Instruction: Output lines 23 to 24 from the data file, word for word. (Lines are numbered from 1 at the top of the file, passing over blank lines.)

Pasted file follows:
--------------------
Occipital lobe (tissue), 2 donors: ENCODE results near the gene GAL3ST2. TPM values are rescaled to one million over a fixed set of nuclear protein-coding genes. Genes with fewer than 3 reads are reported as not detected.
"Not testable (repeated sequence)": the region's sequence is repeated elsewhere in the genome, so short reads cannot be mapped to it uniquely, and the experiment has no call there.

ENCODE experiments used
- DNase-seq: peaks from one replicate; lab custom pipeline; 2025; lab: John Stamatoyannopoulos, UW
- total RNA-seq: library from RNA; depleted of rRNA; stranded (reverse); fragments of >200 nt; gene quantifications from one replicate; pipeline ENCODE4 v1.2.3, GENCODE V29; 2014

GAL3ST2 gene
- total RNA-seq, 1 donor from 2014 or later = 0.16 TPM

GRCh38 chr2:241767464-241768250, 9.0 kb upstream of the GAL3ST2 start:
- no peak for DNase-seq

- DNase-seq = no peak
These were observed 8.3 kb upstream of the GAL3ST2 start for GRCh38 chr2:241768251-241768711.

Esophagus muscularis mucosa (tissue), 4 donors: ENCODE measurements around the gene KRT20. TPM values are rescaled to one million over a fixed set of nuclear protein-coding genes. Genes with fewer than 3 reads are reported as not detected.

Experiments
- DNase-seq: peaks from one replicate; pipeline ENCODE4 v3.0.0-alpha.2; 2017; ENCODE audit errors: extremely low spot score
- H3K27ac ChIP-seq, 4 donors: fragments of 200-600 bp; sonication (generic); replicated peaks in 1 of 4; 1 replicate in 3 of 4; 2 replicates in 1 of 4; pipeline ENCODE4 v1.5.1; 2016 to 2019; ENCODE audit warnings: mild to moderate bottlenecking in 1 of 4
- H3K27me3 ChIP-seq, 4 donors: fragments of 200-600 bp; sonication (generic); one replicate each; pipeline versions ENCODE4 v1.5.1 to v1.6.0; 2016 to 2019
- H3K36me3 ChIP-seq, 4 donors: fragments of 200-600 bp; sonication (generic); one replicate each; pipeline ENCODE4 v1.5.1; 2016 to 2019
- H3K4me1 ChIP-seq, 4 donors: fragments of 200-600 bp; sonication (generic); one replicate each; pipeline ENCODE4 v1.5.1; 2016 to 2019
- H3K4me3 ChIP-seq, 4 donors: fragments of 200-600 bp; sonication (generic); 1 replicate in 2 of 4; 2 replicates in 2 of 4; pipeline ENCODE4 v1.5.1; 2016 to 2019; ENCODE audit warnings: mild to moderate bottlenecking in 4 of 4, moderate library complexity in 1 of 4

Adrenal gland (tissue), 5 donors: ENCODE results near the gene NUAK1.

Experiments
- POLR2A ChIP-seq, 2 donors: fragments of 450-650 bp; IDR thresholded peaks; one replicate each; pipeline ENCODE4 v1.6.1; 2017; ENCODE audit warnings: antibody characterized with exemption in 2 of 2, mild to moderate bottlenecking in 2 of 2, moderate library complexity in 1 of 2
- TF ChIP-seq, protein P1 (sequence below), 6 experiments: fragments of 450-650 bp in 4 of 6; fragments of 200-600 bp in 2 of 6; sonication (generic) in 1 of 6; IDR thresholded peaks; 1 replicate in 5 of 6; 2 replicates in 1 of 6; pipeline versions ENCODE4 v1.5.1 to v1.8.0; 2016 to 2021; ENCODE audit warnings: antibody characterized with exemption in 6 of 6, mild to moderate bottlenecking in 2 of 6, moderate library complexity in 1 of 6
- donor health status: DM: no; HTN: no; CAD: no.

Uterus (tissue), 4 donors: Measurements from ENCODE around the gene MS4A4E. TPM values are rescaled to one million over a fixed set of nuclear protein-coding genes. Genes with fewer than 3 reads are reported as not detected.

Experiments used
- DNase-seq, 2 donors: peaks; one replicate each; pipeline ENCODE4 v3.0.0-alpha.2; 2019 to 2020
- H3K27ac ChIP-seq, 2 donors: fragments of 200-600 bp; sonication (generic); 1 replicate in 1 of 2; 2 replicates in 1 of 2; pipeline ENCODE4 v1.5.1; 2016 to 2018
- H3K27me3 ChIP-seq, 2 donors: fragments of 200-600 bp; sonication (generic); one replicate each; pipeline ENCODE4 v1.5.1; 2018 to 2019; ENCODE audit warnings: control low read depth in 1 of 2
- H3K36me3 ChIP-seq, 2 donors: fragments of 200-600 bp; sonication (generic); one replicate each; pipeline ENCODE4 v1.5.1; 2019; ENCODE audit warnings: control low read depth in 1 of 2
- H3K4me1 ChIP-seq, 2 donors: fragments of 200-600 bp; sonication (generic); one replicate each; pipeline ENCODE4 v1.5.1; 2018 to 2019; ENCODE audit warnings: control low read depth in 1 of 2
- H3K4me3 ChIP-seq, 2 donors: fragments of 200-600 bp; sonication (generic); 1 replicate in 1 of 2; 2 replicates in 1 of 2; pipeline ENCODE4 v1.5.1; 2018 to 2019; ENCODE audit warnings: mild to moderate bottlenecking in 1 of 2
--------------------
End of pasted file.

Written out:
- TF ChIP-seq, protein P1 (sequence below), 6 experiments: fragments of 450-650 bp in 4 of 6; fragments of 200-600 bp in 2 of 6; sonication (generic) in 1 of 6; IDR thresholded peaks; 1 replicate in 5 of 6; 2 replicates in 1 of 6; pipeline versions ENCODE4 v1.5.1 to v1.8.0; 2016 to 2021; ENCODE audit warnings: antibody characterized with exemption in 6 of 6, mild to moderate bottlenecking in 2 of 6, moderate library complexity in 1 of 6
- donor health status: DM: no; HTN: no; CAD: no.